By Tom Krasniqi (Twitter: @TKras)
The offseason produced big acquisitions and high expectations for the 2013 Buccaneers. With training camp almost upon us, it’s time to explore which players will be under the microscope. Some players will be more scrutinized than others. A couple of players on this list won’t surprise you at all. The player’s position, salary, draft status and relative impact to the team’s bottom line are determining factors. With that said, here are the 5 Bucs who will be under the most pressure when camp begins on July 25:
5) FS Dashon Goldson- The Bucs were not very active in free agency, but they spent big bucks to get the former Niners free safety. Tampa Bay made Goldson the highest paid safety in the game when they handed him a 5-year deal worth $41.25-million. The deal included $22-million in guaranteed money. Goldson fills a major need in a Bucs secondary that was shredded consistently last season. The Bucs expect the two-time Pro Bowler to be an immediate impact player. He’s a ferocious hitter who also has the range to make plays in coverage. Over the last two years, Goldson recorded 9 interceptions in San Francisco. Since arriving in Tampa, Goldson has take on more of a leadership role. He was seen working with the younger defensive backs during the OTAs and minicamp. The Bucs are banking on Goldson to become an impact player both on and off the field.
4) Tie- Guards Carl Nicks/Davin Joseph – There is a ton of money tied up with these two guys. The Bucs made Nicks the highest paid guard in the game last offseason with a 5-year, $47.5-million deal. Nicks played in just 7 games before a painful toe injury knocked him out for the rest of the season. Meanwhile, Joseph is one of the highest paid guards in the game after agreeing to a 7-year extension worth around $52-million back in 2011. Joseph didn’t play at all in 2012 after tearing his patellar tendon in his right knee during a preseason game last August. If healthy, both Nicks and Joseph are Pro Bowlers who can instantly transform the Bucs into maybe the best offensive line in football in 2013. However, both are coming off crippling injuries. Head coach Greg Schiano says both should be ready to go for training camp and the Bucs are taking a cautious approach. A healthy Nicks & Joseph means big holes in the running game for Doug Martin and more time for the enigmatic Josh Freeman to throw downfield. If both aren’t healthy, then the Bucs’ depth will be tested once again. Keep in mind: Joseph has already been paid the guaranteed money due to him in his contract. If he’s not healthy/effective, the Bucs may be forced to move on.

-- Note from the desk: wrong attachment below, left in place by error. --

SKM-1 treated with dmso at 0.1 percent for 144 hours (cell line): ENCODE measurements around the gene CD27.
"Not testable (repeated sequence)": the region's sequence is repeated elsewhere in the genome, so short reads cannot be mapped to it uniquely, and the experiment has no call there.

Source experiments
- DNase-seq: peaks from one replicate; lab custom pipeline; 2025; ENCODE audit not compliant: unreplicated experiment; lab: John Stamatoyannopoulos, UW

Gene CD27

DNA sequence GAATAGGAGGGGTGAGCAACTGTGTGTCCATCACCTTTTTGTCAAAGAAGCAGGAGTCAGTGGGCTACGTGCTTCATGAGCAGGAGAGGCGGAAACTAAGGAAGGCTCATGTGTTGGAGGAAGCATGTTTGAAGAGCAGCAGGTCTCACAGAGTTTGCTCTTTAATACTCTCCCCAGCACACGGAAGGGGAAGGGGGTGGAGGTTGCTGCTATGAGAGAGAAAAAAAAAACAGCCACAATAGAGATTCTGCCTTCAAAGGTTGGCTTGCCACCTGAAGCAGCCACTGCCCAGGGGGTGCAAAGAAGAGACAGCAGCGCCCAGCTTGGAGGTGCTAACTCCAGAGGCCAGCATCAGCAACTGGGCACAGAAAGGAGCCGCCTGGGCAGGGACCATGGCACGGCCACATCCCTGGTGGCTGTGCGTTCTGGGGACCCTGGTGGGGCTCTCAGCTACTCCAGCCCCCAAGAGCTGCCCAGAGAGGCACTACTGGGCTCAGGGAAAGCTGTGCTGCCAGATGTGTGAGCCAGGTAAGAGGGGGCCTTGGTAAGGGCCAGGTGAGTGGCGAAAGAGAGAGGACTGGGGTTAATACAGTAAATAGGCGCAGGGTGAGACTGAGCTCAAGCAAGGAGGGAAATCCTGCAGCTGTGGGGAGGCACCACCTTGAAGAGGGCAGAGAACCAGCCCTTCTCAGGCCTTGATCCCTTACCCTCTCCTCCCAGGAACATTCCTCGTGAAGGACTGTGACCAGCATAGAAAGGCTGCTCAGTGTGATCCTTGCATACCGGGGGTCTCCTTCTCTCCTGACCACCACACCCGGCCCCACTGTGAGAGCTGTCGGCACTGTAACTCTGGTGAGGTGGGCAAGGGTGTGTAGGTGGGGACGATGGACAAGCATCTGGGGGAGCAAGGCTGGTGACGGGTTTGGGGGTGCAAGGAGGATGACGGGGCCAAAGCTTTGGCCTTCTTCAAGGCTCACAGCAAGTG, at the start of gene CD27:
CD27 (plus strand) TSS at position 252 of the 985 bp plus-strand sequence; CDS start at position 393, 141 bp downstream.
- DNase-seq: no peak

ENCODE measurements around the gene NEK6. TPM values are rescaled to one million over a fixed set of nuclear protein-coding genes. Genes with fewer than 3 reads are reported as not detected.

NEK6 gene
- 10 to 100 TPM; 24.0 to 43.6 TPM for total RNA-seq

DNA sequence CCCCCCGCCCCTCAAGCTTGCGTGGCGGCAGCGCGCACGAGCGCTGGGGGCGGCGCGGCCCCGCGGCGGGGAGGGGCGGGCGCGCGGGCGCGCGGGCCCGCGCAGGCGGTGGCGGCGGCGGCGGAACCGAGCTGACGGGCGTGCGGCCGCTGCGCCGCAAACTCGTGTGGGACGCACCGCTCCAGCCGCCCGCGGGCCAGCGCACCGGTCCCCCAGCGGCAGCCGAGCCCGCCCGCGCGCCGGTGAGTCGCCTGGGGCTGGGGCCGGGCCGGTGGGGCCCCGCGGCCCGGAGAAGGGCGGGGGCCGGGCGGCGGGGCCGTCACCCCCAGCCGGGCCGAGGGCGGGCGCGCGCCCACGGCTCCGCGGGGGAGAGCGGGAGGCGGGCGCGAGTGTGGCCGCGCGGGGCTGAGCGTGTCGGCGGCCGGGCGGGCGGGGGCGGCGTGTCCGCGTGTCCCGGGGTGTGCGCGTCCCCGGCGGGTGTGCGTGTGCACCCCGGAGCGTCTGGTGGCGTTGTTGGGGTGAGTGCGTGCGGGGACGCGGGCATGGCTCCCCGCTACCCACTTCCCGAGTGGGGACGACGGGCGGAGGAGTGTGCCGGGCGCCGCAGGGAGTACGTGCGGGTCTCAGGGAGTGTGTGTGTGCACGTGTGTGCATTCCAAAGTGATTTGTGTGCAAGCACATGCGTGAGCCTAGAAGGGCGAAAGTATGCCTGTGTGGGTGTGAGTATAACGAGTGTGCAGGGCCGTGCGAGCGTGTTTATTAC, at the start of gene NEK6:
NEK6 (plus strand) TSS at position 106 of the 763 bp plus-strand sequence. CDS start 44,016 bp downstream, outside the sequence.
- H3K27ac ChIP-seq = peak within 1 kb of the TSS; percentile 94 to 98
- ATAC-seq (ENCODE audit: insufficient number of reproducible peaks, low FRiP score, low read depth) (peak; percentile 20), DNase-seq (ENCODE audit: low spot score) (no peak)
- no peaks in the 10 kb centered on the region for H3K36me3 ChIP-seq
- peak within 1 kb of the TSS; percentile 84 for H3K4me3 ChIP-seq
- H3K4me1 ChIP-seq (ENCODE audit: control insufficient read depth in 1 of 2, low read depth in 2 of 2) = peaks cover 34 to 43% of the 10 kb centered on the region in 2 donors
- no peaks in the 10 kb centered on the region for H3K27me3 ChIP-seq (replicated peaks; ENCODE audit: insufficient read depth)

3) Tie- Defensive ends Adrian Clayborn/Da’Quan Bowers- The pass rush for the Bucs will be a big factor in determining the team’s playoff chances in 2013. Last season, the Bucs were hideous in this area. The team registered just 27 sacks last season which ranked them 30th in the NFL. Not nearly good enough and don’t forget, the Bucs lost their best pass rusher in Michael Bennett (9 sacks) to free agency. As much as everyone loved to criticize the secondary, they were not helped out at all by the pass rush. Clayborn tore his ACL in Week 3 last season at Dallas. Clayborn showed some promise as a rookie two years ago when he recorded 7.5 sacks. Clayborn says he feels stronger and will be ready for the start of camp. The Bucs need him just as much as they need Bowers. The Bucs let Bennett walk in free agency because they have high confidence in Bowers as an every-down left defensive end. Bowers suffered a torn Achilles a year ago which delayed his season debut until late October and then was hampered by a hamstring injury. Down the stretch, Bowers did flash some ability and finished the season with 3 sacks. Can Bowers be a 10 sack per year type of player? Bowers thinks so and so do the Bucs. Bowers and/or Clayborn need to step forward in order to alleviate the double teams that Pro Bowler Gerald McCoy will undoubtedly see on a regular basis. The improved secondary may force the quarterback to hold onto the ball a little longer, so that helps. Clayborn was a 1st round pick back in 2011. Bowers was a 2nd rounder that year. GM Mark Dominik wants them to be full-time players because of their draft status. Now he needs them to deliver.